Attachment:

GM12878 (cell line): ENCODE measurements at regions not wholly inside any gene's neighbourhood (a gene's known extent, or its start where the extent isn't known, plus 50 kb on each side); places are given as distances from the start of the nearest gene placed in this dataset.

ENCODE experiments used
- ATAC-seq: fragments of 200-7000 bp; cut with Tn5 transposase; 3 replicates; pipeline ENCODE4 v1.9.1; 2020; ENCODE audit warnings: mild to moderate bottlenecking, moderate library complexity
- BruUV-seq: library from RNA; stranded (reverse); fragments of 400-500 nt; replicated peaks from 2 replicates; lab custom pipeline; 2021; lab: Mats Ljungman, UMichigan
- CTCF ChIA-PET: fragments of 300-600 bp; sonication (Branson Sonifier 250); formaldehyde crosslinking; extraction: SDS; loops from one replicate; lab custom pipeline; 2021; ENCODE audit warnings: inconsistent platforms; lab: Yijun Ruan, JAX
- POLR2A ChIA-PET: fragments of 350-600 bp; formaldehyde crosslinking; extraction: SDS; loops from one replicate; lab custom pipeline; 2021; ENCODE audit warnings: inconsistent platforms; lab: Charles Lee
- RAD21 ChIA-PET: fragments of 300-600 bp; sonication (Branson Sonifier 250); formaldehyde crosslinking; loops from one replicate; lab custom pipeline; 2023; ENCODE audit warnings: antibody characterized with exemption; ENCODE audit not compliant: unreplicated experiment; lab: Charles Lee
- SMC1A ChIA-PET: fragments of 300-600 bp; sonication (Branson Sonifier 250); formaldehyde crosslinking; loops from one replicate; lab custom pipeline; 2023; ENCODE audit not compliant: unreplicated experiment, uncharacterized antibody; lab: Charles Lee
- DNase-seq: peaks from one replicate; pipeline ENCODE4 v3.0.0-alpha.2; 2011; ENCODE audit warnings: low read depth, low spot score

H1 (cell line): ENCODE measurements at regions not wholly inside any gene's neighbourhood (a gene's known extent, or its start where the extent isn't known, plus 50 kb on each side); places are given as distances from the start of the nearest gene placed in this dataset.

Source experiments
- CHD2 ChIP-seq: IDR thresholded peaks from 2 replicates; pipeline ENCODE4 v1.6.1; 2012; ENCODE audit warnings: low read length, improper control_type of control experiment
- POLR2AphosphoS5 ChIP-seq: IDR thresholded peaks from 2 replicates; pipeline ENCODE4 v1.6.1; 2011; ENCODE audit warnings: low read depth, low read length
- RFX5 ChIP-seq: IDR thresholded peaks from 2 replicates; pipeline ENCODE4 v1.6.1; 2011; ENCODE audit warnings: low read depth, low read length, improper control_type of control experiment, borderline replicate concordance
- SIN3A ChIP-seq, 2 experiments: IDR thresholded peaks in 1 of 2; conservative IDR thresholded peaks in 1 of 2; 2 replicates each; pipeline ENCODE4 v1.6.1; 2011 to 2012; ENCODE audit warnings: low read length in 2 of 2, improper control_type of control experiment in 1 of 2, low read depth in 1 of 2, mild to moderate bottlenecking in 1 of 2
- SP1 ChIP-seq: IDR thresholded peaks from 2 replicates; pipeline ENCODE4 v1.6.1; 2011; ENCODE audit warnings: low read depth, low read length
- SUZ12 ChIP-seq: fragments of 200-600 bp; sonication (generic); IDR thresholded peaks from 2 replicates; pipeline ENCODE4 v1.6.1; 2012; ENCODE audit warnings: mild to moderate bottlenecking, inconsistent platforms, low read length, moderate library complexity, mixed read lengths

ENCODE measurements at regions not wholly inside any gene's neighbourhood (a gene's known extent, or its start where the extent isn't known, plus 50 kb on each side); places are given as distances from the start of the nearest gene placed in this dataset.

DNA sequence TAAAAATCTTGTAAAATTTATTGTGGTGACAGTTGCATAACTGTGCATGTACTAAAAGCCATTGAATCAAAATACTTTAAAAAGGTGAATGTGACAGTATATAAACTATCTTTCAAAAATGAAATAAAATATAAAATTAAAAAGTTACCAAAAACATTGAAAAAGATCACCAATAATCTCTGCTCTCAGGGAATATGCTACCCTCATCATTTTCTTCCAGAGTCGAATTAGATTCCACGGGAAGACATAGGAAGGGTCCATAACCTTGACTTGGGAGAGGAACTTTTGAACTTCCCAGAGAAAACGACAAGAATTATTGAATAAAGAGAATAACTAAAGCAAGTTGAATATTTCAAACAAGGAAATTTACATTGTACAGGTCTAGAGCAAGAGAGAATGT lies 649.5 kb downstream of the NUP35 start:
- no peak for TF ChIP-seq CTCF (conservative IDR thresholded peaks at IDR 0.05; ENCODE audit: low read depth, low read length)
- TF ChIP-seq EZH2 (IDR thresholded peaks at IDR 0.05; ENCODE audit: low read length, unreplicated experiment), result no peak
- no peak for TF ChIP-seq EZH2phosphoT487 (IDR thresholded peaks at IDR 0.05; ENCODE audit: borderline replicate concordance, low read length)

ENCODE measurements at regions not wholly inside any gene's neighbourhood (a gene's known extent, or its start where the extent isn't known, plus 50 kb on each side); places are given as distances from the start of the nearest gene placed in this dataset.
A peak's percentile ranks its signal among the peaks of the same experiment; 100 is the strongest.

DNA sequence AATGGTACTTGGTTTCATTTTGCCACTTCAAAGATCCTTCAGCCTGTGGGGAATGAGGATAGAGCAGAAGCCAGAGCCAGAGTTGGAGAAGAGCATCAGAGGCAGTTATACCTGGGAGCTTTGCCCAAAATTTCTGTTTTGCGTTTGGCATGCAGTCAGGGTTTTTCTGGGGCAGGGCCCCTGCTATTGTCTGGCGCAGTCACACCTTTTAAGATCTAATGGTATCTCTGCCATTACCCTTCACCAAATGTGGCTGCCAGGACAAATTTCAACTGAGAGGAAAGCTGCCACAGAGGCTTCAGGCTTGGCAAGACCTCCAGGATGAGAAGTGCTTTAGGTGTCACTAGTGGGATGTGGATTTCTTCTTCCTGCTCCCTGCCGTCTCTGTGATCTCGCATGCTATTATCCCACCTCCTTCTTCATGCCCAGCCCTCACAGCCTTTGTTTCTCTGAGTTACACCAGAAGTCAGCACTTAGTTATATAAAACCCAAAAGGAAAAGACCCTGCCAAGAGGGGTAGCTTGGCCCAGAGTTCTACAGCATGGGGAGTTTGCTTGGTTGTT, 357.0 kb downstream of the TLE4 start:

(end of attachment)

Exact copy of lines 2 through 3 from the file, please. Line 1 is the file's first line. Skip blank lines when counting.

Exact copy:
ENCODE experiments used
- ATAC-seq: fragments of 200-7000 bp; cut with Tn5 transposase; 3 replicates; pipeline ENCODE4 v1.9.1; 2020; ENCODE audit warnings: mild to moderate bottlenecking, moderate library complexity